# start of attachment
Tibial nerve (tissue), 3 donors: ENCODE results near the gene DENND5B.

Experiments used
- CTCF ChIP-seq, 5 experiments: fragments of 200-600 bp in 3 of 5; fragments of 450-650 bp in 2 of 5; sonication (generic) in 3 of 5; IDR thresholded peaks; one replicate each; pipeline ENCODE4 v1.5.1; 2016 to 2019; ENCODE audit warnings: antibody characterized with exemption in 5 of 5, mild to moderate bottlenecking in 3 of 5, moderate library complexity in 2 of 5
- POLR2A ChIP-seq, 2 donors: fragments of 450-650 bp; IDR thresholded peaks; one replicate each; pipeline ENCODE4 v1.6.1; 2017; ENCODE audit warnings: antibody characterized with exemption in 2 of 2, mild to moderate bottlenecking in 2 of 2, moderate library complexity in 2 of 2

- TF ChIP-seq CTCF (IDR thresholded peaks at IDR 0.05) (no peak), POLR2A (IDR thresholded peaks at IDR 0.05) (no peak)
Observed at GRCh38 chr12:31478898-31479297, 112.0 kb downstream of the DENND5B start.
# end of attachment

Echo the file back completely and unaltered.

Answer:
Tibial nerve (tissue), 3 donors: ENCODE results near the gene DENND5B.

Experiments used
- CTCF ChIP-seq, 5 experiments: fragments of 200-600 bp in 3 of 5; fragments of 450-650 bp in 2 of 5; sonication (generic) in 3 of 5; IDR thresholded peaks; one replicate each; pipeline ENCODE4 v1.5.1; 2016 to 2019; ENCODE audit warnings: antibody characterized with exemption in 5 of 5, mild to moderate bottlenecking in 3 of 5, moderate library complexity in 2 of 5
- POLR2A ChIP-seq, 2 donors: fragments of 450-650 bp; IDR thresholded peaks; one replicate each; pipeline ENCODE4 v1.6.1; 2017; ENCODE audit warnings: antibody characterized with exemption in 2 of 2, mild to moderate bottlenecking in 2 of 2, moderate library complexity in 2 of 2

- TF ChIP-seq CTCF (IDR thresholded peaks at IDR 0.05) (no peak), POLR2A (IDR thresholded peaks at IDR 0.05) (no peak)
Observed at GRCh38 chr12:31478898-31479297, 112.0 kb downstream of the DENND5B start.